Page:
My fondness for this acronym has deepened over the last two days. It has become the title of my version of Things You Need to Be Told. I like to think the Etiquette Grrrls would be pleased with this new iteration of their seminal work on the subject. After all, the world is still the opposite of kind and gentle; and more than ever, people seem to be ill-mannered, inconsiderate, impolite - and completely oblivious to their bad manners.
The Florida Capitol is an excellent case-study in the proper use of WTF?, as there are many, many, many people who need to be told many, many, MANY things. Things like, "hey, snot-nose lobbyist, my desk is where I work, so please remove your fat ass from the top of my workspace." Or, "no, dumbass, clueless, illiterate, this is not the information desk; I am working here. Please read the directional signs to find your destination." Or take your pick from any of the following: "my desk is not a garbage bin; it is poor form to stand in another person's workspace and converse loudly on a cellular phone; it is inconsiderate to 'lobby' someone while said person is on a business call; it is plain rude - and a bit creepy! - to hover behind and over someone while they are working; I am working on a deadline, so, no, I can't just stop (for the 100th time today...) for 'just two minutes' to listen to your (non-important) issue." WTF?
Session is in full effect in the Florida Capitol. GRRRRRRRRR!!!
Friday, January 26, 2007
With all due respect to Terry Gross, my new favorite is the weekly broadcast from The Commonwealth Club of California. In the last three weeks, I've managed to coincide my departure from the Capitol with the broadcast of this wonderful intellectual conversation. Yesterday, I found myself particularly rapt listening to Barbara Erenreich discuss her newest book, Dancing in the Streets: A History of Collective Joy.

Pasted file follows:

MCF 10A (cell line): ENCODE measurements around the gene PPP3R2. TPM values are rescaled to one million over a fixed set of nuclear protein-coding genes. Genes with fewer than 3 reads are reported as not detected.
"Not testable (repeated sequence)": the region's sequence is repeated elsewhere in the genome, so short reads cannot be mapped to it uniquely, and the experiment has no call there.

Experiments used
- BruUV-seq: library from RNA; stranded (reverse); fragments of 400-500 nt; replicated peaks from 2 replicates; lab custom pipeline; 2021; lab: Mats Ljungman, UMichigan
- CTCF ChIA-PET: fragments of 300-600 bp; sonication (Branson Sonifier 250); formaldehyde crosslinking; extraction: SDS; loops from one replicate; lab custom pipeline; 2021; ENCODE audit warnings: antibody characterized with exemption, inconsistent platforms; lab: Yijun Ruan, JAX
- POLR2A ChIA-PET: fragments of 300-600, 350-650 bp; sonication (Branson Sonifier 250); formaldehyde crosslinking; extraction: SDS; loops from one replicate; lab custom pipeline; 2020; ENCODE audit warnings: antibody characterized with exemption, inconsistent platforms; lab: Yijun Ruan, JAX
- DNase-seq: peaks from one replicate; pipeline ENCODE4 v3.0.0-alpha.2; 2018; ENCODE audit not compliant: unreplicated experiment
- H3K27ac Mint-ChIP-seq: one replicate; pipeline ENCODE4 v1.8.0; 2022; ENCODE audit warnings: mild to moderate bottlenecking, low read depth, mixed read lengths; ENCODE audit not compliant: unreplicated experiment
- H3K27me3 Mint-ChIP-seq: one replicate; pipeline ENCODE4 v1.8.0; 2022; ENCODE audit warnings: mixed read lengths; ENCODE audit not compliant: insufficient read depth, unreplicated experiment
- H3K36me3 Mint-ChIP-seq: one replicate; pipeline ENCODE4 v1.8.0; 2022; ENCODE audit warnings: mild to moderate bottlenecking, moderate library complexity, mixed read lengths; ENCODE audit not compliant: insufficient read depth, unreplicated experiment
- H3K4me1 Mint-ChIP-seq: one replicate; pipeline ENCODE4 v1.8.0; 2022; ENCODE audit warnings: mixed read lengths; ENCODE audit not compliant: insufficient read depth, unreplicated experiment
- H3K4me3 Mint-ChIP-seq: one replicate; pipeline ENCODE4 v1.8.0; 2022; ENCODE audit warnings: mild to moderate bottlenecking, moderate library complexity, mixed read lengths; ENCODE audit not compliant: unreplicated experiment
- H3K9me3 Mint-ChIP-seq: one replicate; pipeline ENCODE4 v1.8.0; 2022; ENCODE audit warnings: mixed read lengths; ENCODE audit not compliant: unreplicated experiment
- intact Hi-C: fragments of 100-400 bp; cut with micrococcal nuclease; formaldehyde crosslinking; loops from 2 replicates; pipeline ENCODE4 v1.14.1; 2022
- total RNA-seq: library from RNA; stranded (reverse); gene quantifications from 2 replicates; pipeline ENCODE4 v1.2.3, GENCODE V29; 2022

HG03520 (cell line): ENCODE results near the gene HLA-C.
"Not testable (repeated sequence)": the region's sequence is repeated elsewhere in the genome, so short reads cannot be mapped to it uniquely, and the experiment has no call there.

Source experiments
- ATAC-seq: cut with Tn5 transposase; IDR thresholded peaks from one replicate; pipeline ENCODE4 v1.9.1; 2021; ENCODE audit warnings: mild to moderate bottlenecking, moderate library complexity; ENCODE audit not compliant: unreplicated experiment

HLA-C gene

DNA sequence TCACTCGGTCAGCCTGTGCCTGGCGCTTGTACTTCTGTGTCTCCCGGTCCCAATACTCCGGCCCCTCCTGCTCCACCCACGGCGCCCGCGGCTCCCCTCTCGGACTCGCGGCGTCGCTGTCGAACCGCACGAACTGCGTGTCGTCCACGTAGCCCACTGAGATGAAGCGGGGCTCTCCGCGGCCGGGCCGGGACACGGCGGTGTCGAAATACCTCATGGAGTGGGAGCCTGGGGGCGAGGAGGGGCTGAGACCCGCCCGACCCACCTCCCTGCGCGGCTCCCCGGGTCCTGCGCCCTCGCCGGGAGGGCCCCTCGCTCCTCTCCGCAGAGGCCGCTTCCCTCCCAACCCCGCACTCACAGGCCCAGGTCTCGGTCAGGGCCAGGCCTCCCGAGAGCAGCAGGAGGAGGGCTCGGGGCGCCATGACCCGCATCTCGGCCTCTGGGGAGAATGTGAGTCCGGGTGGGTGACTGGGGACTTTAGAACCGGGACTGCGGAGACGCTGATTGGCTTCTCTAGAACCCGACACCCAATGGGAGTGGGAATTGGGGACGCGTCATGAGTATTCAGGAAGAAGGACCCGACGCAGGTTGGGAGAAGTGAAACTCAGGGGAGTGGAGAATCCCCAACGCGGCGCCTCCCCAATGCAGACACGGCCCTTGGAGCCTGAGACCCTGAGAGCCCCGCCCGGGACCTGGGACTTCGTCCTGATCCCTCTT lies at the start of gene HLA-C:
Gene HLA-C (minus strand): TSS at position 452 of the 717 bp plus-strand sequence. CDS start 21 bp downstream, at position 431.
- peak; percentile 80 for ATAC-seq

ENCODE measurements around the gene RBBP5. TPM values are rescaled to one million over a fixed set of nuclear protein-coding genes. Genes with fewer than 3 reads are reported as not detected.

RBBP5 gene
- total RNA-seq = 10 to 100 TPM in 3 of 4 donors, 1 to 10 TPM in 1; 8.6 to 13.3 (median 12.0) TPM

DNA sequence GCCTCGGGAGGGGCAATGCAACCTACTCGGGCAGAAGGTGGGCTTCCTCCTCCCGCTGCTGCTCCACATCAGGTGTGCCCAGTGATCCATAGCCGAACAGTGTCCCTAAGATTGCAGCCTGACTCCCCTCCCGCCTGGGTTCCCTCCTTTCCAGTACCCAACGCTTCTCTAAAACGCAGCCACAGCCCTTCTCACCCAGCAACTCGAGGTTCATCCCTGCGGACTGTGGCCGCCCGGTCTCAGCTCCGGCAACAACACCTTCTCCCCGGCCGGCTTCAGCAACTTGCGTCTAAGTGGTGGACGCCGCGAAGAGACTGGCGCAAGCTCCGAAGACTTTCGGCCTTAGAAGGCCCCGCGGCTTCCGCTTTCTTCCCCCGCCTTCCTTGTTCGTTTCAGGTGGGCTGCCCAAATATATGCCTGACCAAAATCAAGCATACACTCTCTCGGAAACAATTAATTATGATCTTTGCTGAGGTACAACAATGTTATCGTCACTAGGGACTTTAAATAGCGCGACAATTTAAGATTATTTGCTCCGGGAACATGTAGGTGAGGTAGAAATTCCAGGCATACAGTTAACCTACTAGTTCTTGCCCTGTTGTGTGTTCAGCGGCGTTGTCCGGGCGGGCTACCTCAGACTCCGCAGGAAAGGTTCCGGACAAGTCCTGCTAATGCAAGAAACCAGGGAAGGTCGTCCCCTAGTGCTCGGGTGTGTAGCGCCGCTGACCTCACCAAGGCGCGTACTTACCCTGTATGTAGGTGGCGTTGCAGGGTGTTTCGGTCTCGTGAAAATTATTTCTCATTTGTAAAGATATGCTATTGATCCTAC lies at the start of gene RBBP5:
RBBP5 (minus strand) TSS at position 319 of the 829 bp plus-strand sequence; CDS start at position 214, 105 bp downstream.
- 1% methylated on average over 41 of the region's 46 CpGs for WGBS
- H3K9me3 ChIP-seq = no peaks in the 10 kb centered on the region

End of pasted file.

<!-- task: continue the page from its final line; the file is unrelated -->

Publisher's Weekly offers this review: "It is a truism that everyone seeks happiness, but public manifestations of it have not always been free of recrimination. Colonial regimes have defined spectacles as an inherently 'primitive' act and elders harrumph at youthful exultation. Social critic and bestselling author Ehrenreich teases out the many incarnations of sanctioned public revelry, starting with the protofeminist oreibasia, or Dionysian winter dance, in antiquity, and from there covering trance, ancient mystery cults and carnival, right up to the rock and roll and sports-related mass celebrations of our own day. 'Why is so little left' of such rituals, she asks, bemoaning the 'loss of ecstatic pleasure.' Ehrenreich necessarily delineates the repressive reactions to such ecstasy by the forces of so-called 'civilization,' reasonably positing that rituals of joy are nearly as innate as the quest for food and shelter. Complicating Ehrenreich's schema is her own politicized judgment, dismissing what she sees as the debased celebrations of sporting events while writing approvingly of the 1960s 'happenings' of her own youth and the inevitable street theater that accompanies any modern mass protest, yet all but ignoring the Burning Man festival in Nevada..."
And there it was: the intersection of the "real" world and the "default" world.
I have been a Burner since 2003 and I would bet my last dollar that Barbara Ehrenreich has never set foot on the playa. To be fair, I haven't read her book; but I would bet she "ignores" Burning Man based on second-hand anecdotes and judgments of others. A popular phrase in our home is, "when you don't know, you're making stuff up." That is a common trap for non-Burners who talk about Burning Man. They don't know, so they make stuff up.
Burning Man is an experiment in temporary community where radical self-reliance is imperative and radical self-expression is revered and expected. Isn't that the point? Participation? Isn't that what drives rituals of joy?